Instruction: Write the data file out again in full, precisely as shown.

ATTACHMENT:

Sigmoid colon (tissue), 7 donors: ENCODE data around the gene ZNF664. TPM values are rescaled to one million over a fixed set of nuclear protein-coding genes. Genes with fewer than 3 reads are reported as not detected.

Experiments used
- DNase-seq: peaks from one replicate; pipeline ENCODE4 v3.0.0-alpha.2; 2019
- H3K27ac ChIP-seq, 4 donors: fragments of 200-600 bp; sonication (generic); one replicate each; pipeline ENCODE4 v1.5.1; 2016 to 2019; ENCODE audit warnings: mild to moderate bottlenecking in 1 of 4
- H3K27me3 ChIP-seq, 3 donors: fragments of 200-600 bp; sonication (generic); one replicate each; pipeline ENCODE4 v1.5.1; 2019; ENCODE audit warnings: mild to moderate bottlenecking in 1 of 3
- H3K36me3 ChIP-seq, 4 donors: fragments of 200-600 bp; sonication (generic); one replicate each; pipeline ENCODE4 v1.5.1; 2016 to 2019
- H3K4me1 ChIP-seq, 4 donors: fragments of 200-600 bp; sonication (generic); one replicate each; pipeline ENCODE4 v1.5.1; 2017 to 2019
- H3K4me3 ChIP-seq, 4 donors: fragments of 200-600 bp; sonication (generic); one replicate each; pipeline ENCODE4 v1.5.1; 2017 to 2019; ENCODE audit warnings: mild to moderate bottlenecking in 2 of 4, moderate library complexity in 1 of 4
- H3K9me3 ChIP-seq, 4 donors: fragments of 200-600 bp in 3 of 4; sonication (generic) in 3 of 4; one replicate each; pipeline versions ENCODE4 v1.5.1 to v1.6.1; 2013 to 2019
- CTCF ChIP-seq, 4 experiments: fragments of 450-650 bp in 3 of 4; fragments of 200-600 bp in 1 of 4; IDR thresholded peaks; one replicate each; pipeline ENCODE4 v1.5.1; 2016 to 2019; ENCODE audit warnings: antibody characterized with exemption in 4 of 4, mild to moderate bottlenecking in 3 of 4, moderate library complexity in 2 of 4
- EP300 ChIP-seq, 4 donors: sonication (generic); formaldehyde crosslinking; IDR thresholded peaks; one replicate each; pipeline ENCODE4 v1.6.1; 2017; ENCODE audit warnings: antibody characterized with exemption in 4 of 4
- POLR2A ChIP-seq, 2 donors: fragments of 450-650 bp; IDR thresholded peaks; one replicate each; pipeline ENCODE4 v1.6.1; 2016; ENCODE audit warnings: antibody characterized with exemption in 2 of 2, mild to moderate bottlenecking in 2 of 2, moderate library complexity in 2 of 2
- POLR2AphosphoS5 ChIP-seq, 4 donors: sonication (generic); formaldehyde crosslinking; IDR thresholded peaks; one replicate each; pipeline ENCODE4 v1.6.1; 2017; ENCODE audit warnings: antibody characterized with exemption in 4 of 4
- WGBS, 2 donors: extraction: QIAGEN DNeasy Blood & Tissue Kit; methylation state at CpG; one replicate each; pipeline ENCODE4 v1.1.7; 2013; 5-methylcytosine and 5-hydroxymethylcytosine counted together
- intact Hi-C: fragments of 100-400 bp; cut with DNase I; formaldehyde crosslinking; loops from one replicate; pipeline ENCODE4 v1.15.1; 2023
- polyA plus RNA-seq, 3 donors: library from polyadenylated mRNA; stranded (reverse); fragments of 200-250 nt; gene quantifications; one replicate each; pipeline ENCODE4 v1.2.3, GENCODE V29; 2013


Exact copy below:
Sigmoid colon (tissue), 7 donors: ENCODE data around the gene ZNF664. TPM values are rescaled to one million over a fixed set of nuclear protein-coding genes. Genes with fewer than 3 reads are reported as not detected.

Experiments used
- DNase-seq: peaks from one replicate; pipeline ENCODE4 v3.0.0-alpha.2; 2019
- H3K27ac ChIP-seq, 4 donors: fragments of 200-600 bp; sonication (generic); one replicate each; pipeline ENCODE4 v1.5.1; 2016 to 2019; ENCODE audit warnings: mild to moderate bottlenecking in 1 of 4
- H3K27me3 ChIP-seq, 3 donors: fragments of 200-600 bp; sonication (generic); one replicate each; pipeline ENCODE4 v1.5.1; 2019; ENCODE audit warnings: mild to moderate bottlenecking in 1 of 3
- H3K36me3 ChIP-seq, 4 donors: fragments of 200-600 bp; sonication (generic); one replicate each; pipeline ENCODE4 v1.5.1; 2016 to 2019
- H3K4me1 ChIP-seq, 4 donors: fragments of 200-600 bp; sonication (generic); one replicate each; pipeline ENCODE4 v1.5.1; 2017 to 2019
- H3K4me3 ChIP-seq, 4 donors: fragments of 200-600 bp; sonication (generic); one replicate each; pipeline ENCODE4 v1.5.1; 2017 to 2019; ENCODE audit warnings: mild to moderate bottlenecking in 2 of 4, moderate library complexity in 1 of 4
- H3K9me3 ChIP-seq, 4 donors: fragments of 200-600 bp in 3 of 4; sonication (generic) in 3 of 4; one replicate each; pipeline versions ENCODE4 v1.5.1 to v1.6.1; 2013 to 2019
- CTCF ChIP-seq, 4 experiments: fragments of 450-650 bp in 3 of 4; fragments of 200-600 bp in 1 of 4; IDR thresholded peaks; one replicate each; pipeline ENCODE4 v1.5.1; 2016 to 2019; ENCODE audit warnings: antibody characterized with exemption in 4 of 4, mild to moderate bottlenecking in 3 of 4, moderate library complexity in 2 of 4
- EP300 ChIP-seq, 4 donors: sonication (generic); formaldehyde crosslinking; IDR thresholded peaks; one replicate each; pipeline ENCODE4 v1.6.1; 2017; ENCODE audit warnings: antibody characterized with exemption in 4 of 4
- POLR2A ChIP-seq, 2 donors: fragments of 450-650 bp; IDR thresholded peaks; one replicate each; pipeline ENCODE4 v1.6.1; 2016; ENCODE audit warnings: antibody characterized with exemption in 2 of 2, mild to moderate bottlenecking in 2 of 2, moderate library complexity in 2 of 2
- POLR2AphosphoS5 ChIP-seq, 4 donors: sonication (generic); formaldehyde crosslinking; IDR thresholded peaks; one replicate each; pipeline ENCODE4 v1.6.1; 2017; ENCODE audit warnings: antibody characterized with exemption in 4 of 4
- WGBS, 2 donors: extraction: QIAGEN DNeasy Blood & Tissue Kit; methylation state at CpG; one replicate each; pipeline ENCODE4 v1.1.7; 2013; 5-methylcytosine and 5-hydroxymethylcytosine counted together
- intact Hi-C: fragments of 100-400 bp; cut with DNase I; formaldehyde crosslinking; loops from one replicate; pipeline ENCODE4 v1.15.1; 2023
- polyA plus RNA-seq, 3 donors: library from polyadenylated mRNA; stranded (reverse); fragments of 200-250 nt; gene quantifications; one replicate each; pipeline ENCODE4 v1.2.3, GENCODE V29; 2013